Easter Eggs

I love Easter Eggs.  Easter eggs are little bits and pieces hidden inside of a piece of media such as a song or video. Symbolism is a bit like it, something that goes deeper, has a meaning other than the obvious.

The tv show Lost.was like that. It had hidden meanings and stories, references to literature, songs, and all kinds of things. I watched the shows more than once,, visited talk forums, was very interested in finding the ‘secret.’

I have found things like this in scripture. Sometimes there is something really cool to put together, although it really doesn’t really mean anything extraordinary. Perhaps I just haven’t looked closely enough.

So, this old familiar passage in Genesis kind of hit me between the eyes even if everybody else in the world already knew it.

Genesis 42: Jacob’s sons go to Egypt to buy food because there is a famine. Joseph is one of Jacob’s sons who was sold into slavery by his brothers years before. Joseph has prospered in Egypt and is a rule, and in charge of selling food. Joseph recognizes his brothers although they don’t recognize him. Joseph has a younger brother, Benjamin who was still in Canaan with his father was the youngest and protected by his father.

Joseph arranges for a test of the brothers designed so they would agree to bring Benjamin to Joseph. Joseph asked for a brother to be imprisoned until they returned.

Well, I think the brothers didn’t think their dad would release Benjamin to go to Egypt. They left Simeon in prison, returned home and just did nothing for a while.

In my version of the story, the brothers went home, got Benjamin and went on their way. I wasn’t looking carefully enough.

The truth is that they had no intention of going back. Simeon was on his own. They only went back because they were out of food. They had no other choice. That really sucks for Simeon.

So there is Benjamin, an adored, protected child, and Simeon whose life, apparently was worth nothing. I mean, as a brother, I would think that they might feel empathy that it could have been any of them, but they were just like ‘glad it’s not me.’ Sorry, we can’t take Benjamin to Joseph in order to save your life.

What was the difference? Different mom, different birth order.

I’m not sure what that means. The passage speaks to me of redemption. The brothers received food  from Joseph. Redeemed from starvation. Simeon stayed in prison so the others could go home. That’s redemption. Ultimately the father sending Benjamin to Egypt. So Benjamin redeemed Simeon and his brothers so they could get food. And God restored Joseph to his family. More redemption.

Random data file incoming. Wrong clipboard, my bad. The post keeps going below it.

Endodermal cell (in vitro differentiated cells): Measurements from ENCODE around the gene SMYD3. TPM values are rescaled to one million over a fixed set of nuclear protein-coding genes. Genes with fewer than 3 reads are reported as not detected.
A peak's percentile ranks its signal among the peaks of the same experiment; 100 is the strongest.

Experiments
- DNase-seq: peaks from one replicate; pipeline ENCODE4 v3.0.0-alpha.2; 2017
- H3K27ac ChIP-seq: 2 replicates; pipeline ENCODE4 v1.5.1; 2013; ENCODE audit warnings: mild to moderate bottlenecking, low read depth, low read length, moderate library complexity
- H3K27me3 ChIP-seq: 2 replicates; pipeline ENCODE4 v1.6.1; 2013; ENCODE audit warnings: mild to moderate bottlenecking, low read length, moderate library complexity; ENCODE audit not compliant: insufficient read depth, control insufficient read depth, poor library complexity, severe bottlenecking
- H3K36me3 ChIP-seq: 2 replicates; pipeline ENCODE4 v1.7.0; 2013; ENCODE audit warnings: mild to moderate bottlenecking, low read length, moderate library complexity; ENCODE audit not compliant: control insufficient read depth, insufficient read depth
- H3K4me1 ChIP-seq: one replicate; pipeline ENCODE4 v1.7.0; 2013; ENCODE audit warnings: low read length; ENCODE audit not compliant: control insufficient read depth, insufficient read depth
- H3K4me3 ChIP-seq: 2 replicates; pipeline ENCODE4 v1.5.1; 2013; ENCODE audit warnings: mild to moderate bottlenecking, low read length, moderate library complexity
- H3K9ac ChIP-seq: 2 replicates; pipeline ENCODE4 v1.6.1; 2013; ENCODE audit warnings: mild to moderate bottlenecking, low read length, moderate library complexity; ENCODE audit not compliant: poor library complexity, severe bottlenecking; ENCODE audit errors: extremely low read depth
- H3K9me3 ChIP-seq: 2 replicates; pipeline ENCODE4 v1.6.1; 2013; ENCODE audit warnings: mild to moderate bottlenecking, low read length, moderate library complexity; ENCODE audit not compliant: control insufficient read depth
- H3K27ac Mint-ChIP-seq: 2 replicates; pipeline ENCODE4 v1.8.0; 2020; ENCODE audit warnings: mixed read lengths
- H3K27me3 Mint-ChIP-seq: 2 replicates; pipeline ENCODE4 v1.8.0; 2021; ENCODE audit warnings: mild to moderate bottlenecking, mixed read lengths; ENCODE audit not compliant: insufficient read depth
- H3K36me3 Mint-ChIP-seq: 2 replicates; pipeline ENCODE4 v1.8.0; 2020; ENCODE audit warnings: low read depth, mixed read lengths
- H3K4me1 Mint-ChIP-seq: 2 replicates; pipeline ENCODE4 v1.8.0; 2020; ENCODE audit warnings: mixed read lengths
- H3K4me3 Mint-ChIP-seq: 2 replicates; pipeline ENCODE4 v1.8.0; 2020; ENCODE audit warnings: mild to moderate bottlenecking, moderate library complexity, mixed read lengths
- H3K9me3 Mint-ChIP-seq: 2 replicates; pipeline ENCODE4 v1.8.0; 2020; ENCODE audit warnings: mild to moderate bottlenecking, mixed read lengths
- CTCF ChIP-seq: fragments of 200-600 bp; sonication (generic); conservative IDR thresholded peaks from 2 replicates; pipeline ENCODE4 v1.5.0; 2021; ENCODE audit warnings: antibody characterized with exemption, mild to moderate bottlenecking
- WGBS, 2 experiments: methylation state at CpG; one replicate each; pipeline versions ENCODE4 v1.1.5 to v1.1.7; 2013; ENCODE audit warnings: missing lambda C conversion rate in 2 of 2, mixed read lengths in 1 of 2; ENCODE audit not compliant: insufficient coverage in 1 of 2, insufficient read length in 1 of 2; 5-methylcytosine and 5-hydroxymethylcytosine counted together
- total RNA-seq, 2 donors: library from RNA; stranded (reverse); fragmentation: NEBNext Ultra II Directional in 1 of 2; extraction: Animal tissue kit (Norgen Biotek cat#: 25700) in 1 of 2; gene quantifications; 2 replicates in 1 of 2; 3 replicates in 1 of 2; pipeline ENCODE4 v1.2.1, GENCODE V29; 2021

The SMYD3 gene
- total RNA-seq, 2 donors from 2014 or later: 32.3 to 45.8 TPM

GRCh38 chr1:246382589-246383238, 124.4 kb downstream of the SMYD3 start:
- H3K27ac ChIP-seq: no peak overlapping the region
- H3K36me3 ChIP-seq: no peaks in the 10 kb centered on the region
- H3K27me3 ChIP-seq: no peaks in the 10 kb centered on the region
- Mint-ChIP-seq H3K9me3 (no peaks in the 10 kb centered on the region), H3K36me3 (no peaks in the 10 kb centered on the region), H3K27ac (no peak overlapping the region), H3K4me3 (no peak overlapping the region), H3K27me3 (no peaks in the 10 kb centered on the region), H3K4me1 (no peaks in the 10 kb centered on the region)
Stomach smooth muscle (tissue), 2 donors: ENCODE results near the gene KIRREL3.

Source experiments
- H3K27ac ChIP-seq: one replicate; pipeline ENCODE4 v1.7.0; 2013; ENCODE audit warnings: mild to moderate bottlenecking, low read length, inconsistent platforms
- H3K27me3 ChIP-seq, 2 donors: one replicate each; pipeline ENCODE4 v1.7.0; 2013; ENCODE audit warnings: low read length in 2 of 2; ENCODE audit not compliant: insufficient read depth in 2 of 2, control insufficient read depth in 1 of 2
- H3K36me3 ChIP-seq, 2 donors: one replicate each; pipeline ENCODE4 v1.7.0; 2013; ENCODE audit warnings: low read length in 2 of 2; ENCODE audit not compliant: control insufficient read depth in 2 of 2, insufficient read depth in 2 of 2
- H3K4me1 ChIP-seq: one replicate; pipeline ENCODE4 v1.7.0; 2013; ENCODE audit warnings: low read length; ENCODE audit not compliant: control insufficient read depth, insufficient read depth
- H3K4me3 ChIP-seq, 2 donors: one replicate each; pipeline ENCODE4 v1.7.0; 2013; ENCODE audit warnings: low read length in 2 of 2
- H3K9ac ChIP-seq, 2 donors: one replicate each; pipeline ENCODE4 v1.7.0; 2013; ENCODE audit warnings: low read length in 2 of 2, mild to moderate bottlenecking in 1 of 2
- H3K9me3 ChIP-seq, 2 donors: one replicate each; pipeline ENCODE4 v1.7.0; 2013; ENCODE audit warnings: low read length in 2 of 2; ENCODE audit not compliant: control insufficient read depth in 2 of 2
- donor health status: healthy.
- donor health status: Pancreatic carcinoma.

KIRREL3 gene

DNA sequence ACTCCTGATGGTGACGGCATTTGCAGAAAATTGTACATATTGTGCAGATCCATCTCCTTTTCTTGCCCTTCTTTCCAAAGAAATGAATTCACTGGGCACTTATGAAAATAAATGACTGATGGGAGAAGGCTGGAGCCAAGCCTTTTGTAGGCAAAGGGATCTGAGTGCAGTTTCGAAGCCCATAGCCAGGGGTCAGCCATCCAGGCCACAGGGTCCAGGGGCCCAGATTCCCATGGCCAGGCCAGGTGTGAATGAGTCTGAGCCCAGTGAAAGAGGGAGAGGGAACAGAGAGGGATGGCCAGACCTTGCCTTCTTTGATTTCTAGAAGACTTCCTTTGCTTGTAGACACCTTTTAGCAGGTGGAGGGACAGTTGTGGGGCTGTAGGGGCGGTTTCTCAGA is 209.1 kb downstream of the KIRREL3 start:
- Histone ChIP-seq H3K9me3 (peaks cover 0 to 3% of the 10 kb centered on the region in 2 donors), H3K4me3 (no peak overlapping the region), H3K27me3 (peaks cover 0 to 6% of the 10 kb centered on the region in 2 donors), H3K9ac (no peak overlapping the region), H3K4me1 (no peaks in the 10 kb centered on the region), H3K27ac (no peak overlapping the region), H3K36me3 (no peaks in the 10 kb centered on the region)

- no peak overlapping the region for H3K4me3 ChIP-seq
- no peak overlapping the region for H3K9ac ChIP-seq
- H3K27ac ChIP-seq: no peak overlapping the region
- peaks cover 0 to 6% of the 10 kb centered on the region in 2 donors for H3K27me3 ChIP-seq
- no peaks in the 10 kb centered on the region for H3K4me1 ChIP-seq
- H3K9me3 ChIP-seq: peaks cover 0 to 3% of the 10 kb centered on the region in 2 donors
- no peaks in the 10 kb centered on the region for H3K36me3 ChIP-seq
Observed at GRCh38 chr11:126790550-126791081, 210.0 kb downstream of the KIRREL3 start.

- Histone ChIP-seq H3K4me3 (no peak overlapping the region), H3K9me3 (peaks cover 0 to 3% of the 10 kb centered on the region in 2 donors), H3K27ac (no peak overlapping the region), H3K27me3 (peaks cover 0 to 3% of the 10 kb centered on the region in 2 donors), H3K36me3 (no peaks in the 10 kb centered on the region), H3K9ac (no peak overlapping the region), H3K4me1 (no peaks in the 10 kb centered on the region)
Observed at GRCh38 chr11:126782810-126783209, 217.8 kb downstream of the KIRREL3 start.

Relationship and redemption. That’s what God is interested in.

Easter Eggs


I think a lot about people who have real suffering and suffer real hate. It takes me out of myself. It lets me see that while I have suffering, I don’t really have that much. It’s surface suffering.

Suffering is legitimate. we are promised suffering. I want my suffering to have meaning. I don’t want it to go to waste.

So, in Hebrews I was given a take on suffering that helps to ground me.

Before I paste the verses, I have to say that I once asked a fellow Christian if they would renounce Christ in order to stay alive. That person said they would pray and ask what God’s will was. I have to say, I think when facing death, we might hear God say that it’s ok to renounce him. I don’t know.

But others were tortured, refusing to turn from God in order to be set free. They placed their hope in a better life after the resurrection. 36 Some were jeered at, and their backs were cut open with whips. Others were chained in prisons. 37 Some died by stoning, some were sawed in half,* and others were killed with the sword. Some went about wearing skins of sheep and goats, destitute and oppressed and mistreated. 38 They were too good for this world, wandering over deserts and mountains, hiding in caves and holes in the ground.

Tyndale House Publishers. (2013). Holy Bible: New Living Translation (Heb 11:35–38). Carol Stream, IL: Tyndale House Publishers.

We suffer and we believe.


Interesting Thought on Works

I’ve been critical of a suggestion that works are necessary for salvation. That’s because I’m afraid they might be. It feels as if God would require we do something for salvation. My lifestyle hasn’t leant itself to obedience.

Bipolar illness is frequently acted out with poor impulse control and poor decision making. Spending, changing jobs, difficult relationships, self-medicating, sexual promiscuity and so on.